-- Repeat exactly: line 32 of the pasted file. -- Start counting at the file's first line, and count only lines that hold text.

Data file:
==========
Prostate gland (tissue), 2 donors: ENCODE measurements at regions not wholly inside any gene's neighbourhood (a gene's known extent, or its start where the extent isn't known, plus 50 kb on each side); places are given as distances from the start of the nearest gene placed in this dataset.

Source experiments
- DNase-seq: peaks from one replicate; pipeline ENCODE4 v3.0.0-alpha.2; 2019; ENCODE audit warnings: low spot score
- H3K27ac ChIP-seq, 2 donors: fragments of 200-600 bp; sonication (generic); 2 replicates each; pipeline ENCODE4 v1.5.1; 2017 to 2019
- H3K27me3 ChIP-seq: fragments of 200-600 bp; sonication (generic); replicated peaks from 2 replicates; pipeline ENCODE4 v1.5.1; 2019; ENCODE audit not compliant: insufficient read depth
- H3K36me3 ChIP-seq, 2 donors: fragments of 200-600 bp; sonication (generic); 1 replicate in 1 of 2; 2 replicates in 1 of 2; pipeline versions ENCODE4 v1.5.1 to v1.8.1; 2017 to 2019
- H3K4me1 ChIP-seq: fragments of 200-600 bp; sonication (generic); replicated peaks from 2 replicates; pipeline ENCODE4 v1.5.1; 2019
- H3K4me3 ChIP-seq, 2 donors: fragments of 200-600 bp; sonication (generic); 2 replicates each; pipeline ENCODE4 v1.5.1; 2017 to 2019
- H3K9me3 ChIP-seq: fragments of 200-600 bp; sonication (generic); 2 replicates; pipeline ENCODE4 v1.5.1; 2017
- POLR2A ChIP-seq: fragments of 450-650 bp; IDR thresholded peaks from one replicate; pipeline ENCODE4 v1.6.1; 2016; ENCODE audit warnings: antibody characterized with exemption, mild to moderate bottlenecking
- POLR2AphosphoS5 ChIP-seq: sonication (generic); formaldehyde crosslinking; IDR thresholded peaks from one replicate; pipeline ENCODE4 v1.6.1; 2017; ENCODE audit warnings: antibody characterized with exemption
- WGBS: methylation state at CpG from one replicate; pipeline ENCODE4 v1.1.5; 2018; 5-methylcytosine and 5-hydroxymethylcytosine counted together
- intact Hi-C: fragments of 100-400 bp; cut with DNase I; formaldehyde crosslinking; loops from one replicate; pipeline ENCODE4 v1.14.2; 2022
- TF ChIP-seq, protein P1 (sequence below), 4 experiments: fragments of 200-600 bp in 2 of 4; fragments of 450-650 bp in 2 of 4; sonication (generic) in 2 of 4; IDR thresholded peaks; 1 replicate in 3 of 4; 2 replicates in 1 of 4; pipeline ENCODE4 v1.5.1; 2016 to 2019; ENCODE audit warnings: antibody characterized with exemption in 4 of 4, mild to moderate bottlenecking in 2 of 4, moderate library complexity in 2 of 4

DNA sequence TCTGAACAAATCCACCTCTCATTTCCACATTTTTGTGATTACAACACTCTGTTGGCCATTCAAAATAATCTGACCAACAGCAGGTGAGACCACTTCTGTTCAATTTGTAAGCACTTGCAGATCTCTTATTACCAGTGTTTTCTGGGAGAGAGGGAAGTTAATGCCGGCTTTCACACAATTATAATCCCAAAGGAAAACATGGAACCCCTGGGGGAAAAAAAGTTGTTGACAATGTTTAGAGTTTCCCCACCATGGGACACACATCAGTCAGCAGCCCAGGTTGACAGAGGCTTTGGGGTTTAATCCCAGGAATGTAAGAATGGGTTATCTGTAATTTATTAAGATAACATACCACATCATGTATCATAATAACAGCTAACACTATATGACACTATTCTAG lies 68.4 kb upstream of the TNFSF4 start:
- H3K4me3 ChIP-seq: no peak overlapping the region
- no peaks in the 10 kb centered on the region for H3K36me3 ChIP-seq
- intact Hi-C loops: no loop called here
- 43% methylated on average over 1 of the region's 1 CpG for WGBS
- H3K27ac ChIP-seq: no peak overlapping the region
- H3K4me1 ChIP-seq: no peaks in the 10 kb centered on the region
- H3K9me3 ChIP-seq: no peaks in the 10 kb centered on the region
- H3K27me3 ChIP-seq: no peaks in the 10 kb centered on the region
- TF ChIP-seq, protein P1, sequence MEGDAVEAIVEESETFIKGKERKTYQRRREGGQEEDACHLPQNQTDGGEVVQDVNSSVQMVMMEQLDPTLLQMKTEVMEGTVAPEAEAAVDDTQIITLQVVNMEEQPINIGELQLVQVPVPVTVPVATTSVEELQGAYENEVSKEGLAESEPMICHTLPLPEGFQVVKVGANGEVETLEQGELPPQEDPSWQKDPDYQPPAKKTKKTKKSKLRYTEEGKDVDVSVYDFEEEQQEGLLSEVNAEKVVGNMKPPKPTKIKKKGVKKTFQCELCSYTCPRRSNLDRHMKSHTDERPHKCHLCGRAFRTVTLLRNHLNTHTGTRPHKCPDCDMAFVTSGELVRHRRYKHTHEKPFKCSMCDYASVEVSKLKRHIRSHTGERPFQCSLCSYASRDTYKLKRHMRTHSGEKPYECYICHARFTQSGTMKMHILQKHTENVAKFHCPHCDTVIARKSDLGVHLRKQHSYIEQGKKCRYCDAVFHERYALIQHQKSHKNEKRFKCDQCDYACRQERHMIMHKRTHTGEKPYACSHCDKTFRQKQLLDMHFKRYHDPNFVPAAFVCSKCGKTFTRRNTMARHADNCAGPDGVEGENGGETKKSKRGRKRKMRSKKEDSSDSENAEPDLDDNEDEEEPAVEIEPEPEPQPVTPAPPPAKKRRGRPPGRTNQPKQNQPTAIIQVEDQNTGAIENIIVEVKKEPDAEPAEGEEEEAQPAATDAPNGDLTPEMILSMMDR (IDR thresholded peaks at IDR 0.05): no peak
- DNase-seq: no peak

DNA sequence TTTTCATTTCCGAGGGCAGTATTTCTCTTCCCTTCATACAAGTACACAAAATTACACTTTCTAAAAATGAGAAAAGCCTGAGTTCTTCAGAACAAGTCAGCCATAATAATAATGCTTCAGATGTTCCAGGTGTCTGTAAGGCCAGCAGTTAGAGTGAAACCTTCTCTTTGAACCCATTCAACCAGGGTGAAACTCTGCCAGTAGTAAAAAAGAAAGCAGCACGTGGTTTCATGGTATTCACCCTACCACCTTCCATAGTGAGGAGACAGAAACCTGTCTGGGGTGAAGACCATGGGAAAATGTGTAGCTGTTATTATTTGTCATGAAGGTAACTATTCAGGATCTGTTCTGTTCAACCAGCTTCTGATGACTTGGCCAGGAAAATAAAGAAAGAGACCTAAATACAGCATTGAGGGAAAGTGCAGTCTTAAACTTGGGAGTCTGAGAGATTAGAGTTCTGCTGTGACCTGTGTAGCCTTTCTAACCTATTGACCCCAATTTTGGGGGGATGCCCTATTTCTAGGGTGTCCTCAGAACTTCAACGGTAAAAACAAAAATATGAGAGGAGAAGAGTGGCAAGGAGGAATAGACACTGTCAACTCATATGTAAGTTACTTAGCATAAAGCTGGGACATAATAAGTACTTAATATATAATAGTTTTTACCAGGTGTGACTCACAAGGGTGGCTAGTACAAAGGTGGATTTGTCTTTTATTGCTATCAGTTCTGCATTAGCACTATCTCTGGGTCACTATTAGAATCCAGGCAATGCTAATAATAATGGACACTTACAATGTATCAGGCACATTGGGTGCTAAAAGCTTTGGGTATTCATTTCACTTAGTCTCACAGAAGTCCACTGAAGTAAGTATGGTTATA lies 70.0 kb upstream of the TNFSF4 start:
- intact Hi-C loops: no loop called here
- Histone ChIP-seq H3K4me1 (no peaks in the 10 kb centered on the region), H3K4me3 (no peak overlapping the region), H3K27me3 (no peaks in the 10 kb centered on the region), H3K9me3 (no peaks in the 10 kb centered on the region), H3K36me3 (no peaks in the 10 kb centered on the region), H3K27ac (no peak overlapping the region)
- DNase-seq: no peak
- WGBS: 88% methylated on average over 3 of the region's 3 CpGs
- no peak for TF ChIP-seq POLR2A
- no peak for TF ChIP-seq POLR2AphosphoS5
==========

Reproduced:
- no peak for TF ChIP-seq POLR2AphosphoS5